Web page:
The most important part of the ceremony was the sacrifice to Pachamama to give thanks for the good fortune that had brought the project to the village. This was both shocking and fascinating in equal measure, as the sacrifice was to be a llama fetus, which would both give thanks and ensure luck and success with the project. Llama fetuses can even be bought at markets in Bolivia, including at the famous Witch’s Market in La Paz, so ingrained is their importance as symbols of good fortune.
The fetus was burnt on the fire, and the dancing, drinking and music making continued for several hours as the village continued its day of celebration. Whilst the superstition of offering animal sacrifices may be about as alien to western European culture as possible, it was a truly unique experience to be able to witness this and we felt very privileged to have the opportunity to be part of such an important local ceremony.
3) Torajan Funerals
Even before landing in the Torajan country, on the Indonesian island of Sulawesi, I knew I would learn a lot about the animist customs of the Torajas. They were the reason why I wanted to visit Sulawesi.
Their funerals are particularly impressive and I was always astonished by the mummies, tau tau (wooden effigies of the departure ones), bones caves, and broken coffins.
Toraja practice Aluk Todolo, the way of the Ancestors, and their devotion to their ancestors goes farther than you can imagine…
Here, when someone dies, the family only considers him/her as a sick person. The dead will continue to live in the house, eat, sleep with the family. They will continue to wash the body, brush the hair, sometimes for several years. On the day they will take him/her outside the house, they will suddenly all cry: their parent is not sick anymore and it’s time to leave forever.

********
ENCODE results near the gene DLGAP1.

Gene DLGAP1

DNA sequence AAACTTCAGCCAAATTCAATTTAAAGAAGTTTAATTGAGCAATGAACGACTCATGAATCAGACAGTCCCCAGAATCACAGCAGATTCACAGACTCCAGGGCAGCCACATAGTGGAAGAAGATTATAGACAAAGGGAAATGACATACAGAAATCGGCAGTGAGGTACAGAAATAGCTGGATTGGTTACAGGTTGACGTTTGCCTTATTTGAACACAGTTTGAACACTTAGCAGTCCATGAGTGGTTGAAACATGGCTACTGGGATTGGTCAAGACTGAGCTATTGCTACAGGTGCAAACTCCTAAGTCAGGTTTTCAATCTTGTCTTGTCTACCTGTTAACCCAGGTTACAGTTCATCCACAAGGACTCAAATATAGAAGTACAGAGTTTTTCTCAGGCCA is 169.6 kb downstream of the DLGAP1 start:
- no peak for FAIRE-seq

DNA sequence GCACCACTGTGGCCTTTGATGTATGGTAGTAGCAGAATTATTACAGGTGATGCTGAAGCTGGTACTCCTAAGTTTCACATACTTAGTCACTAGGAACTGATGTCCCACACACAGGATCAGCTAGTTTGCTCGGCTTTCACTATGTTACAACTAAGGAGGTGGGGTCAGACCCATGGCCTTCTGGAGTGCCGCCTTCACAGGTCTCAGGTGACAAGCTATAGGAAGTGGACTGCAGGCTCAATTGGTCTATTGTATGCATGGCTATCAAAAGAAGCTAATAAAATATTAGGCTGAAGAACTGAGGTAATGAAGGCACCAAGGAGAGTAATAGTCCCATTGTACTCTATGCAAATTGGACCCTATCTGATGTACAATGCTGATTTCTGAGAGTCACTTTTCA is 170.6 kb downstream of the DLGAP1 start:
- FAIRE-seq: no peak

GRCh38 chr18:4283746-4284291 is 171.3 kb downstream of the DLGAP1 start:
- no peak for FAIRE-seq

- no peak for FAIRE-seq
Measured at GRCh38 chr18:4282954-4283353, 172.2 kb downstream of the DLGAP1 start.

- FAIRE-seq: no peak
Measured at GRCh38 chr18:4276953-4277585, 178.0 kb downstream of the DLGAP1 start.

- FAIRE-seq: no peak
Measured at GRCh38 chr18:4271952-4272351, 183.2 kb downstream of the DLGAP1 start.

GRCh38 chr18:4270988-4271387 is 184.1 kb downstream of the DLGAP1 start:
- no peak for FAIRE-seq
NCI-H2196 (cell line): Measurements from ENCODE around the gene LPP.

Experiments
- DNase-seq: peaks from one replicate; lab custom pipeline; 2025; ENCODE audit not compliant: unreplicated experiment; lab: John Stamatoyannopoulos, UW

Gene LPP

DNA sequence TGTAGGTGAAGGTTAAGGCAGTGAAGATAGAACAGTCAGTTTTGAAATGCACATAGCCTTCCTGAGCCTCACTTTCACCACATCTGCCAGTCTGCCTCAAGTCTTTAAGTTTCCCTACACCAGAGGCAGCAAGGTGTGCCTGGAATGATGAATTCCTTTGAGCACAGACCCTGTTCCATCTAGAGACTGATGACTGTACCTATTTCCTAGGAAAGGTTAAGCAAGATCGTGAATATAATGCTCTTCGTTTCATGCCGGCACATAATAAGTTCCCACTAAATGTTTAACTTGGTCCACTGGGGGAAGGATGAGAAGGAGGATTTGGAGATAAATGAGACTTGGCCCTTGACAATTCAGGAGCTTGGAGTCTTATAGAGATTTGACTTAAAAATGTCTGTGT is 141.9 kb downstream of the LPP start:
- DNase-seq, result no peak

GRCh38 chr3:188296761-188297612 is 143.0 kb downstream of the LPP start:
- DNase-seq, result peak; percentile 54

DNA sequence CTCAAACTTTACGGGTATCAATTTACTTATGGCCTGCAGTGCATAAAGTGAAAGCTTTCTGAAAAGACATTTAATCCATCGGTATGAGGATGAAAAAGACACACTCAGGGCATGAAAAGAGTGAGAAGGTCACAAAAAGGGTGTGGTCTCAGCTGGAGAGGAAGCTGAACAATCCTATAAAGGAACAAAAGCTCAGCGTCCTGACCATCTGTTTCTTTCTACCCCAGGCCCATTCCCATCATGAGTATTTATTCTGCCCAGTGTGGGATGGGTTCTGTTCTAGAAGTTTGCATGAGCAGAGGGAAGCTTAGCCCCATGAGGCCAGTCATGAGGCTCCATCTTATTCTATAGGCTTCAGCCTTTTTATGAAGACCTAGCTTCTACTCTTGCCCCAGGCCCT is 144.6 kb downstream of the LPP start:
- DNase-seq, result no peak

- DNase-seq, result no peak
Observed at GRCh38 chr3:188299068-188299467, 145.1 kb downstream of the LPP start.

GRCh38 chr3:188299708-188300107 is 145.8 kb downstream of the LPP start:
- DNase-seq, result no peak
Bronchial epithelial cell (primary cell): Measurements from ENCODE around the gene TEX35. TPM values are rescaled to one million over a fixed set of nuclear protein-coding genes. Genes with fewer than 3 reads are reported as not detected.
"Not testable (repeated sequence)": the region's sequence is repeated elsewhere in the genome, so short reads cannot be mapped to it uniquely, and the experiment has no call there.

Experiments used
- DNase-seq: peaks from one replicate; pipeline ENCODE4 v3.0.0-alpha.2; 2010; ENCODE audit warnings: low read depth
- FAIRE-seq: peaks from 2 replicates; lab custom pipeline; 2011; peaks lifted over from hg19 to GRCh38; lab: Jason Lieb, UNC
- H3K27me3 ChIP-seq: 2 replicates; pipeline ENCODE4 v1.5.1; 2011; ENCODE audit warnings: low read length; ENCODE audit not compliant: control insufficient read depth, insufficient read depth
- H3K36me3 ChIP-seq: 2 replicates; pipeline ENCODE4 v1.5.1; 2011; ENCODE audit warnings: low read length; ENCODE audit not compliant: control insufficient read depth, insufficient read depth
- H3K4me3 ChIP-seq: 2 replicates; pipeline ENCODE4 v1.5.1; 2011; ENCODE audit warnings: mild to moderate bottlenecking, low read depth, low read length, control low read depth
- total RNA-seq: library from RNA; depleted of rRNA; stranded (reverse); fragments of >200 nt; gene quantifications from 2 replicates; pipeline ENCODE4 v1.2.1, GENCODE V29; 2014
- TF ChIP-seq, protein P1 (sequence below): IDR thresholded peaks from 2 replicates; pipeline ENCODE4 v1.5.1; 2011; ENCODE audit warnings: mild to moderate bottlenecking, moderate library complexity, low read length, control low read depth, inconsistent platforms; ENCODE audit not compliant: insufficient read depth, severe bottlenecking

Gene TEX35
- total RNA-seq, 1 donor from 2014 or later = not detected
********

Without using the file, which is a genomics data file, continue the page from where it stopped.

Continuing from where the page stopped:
But the most beautiful belief is certainly about the dead babies. When a little child dies, its body is put inside a tree. Torajan people think that the baby will continue to grow with the tree.
Isn’t it a beautiful death concept?
4) Whistling in the Ukraine
Back in 2014, I was teaching English in Ukraine and at the end of a course with some teenagers, one of the students gave me some gifts. One was a little Ukraine badge in the blue and yellow of the Ukrainian flag and the other was a little pottery figure of a man in, I guess, traditional Ukrainian dress. The little figure was also a whistle and had a little mouth piece you could blow through.
“Cool!” I thought and returned to the teachers’ room from the classroom happily blowing my whistle to show that I was so popular with the students that they even gave me presents.
After a minute or so of tuneless whistling in the office a Ukrainian teacher politely, but firmly, asked me to stop. I realized it was probably a bit annoying, so apologized. Then she pointed out it wasn’t just the sound that was irritating. She told me that in the Ukraine, whistling inside a building is considered very bad luck and that if I kept on doing it, some kind of misfortune would happen to everyone there. I would have thought she was kidding, but the look on her face told me that she was really serious about this.
I’m not at all superstitious, but ever since I’ve avoided whistling inside buildings in case I offended someone nearby!
Interestingly, just to show how superstitions are location dependent, every time it rained in Ukraine students would leave their open umbrellas to dry on spare tables or in the corners of rooms. My gran back in England would have hated this, as, surely an open umbrella INSIDE a building signals impending doom, right??? At least to the superstitious Brit it does, but clearly not to Ukrainians.
How do various world superstitions differ from what you grew up with?